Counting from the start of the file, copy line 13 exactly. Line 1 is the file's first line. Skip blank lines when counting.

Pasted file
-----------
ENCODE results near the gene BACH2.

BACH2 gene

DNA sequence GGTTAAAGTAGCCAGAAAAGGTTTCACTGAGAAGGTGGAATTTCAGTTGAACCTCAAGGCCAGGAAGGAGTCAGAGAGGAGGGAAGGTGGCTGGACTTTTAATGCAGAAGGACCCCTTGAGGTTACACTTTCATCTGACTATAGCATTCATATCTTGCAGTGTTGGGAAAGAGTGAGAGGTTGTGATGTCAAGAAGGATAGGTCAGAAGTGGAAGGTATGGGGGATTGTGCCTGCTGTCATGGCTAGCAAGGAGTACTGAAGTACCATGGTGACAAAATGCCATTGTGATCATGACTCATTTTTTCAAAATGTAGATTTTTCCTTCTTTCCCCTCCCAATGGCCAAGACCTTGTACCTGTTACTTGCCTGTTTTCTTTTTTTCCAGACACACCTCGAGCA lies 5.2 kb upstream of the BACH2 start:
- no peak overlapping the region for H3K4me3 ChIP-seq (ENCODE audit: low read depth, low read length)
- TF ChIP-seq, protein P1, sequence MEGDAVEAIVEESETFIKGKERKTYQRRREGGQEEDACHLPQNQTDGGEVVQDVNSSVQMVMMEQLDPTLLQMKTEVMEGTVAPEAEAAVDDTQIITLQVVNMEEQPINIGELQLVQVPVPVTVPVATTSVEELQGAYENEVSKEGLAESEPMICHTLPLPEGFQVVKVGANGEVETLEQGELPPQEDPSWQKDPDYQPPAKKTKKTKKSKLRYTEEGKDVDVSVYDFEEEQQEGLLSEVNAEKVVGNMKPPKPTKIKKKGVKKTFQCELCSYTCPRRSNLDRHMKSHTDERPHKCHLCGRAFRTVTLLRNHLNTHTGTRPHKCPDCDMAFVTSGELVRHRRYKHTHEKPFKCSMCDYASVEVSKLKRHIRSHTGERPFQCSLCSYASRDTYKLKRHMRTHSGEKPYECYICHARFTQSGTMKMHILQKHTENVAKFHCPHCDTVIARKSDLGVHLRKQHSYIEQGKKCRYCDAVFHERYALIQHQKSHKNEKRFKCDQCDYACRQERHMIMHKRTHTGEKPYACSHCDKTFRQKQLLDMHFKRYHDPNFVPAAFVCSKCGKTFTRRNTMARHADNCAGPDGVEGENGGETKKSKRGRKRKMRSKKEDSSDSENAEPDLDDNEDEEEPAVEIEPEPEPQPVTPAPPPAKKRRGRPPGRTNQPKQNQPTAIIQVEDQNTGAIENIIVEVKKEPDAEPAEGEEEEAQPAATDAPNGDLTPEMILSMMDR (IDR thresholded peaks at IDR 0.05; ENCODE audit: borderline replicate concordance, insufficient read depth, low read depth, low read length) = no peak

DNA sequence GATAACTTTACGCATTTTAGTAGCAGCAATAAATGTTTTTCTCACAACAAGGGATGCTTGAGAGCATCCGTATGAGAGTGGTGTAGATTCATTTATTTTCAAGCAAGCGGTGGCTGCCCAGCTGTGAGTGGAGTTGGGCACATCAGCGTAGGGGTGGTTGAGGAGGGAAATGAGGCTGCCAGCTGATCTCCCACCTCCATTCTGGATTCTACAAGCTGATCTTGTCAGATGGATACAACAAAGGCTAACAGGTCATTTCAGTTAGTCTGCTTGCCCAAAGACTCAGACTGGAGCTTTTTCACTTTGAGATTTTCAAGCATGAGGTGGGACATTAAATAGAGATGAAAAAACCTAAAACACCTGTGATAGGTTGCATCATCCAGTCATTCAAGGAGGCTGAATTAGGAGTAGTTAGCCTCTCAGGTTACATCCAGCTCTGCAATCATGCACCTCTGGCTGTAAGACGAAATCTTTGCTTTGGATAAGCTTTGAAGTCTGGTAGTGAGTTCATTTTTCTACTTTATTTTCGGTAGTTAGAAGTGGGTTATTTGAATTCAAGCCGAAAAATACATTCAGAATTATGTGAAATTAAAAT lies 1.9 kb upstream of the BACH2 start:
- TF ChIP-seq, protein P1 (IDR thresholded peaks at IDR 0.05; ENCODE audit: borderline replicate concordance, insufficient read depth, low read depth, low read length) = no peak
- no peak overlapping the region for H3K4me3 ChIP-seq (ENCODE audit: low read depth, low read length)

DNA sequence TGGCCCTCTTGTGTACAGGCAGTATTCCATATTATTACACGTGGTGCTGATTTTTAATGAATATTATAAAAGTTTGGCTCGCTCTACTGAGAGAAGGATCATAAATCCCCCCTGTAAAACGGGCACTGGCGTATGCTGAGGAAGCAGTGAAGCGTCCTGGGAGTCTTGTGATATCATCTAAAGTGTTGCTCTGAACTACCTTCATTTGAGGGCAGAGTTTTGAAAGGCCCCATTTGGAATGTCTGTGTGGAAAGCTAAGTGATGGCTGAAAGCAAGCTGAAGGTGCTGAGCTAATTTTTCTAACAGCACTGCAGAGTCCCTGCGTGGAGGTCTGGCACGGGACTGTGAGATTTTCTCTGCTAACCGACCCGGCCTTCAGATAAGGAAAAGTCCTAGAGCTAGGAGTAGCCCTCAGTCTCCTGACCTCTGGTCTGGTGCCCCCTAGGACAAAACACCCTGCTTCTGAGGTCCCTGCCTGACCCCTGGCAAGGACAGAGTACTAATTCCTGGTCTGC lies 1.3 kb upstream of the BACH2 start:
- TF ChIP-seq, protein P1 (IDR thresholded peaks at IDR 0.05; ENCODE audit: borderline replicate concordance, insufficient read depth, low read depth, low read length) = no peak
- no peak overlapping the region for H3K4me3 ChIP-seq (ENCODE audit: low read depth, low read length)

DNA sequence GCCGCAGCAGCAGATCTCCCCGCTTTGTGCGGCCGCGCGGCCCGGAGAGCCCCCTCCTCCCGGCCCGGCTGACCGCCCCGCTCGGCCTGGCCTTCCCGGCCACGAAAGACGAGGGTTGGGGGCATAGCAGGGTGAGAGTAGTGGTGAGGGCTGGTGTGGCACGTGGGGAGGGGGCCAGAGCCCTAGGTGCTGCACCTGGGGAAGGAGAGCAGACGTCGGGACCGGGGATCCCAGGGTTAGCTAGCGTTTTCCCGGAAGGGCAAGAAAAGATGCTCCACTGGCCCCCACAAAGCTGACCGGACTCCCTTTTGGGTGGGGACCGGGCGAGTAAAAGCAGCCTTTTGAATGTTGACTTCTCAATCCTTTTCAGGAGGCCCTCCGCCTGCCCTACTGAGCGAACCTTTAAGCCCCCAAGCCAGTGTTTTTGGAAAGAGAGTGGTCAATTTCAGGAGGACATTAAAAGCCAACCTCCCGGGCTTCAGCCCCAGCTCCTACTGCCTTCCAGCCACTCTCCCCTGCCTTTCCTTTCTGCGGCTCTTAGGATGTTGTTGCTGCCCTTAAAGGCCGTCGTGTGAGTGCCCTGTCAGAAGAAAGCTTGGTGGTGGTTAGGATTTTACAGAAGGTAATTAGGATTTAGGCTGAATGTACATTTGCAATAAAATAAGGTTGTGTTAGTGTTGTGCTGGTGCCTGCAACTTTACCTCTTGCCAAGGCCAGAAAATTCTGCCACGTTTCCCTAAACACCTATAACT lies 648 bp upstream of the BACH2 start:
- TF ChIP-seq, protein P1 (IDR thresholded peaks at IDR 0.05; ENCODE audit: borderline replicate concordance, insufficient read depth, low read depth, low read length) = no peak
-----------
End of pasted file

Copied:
- TF ChIP-seq, protein P1 (IDR thresholded peaks at IDR 0.05; ENCODE audit: borderline replicate concordance, insufficient read depth, low read depth, low read length) = no peak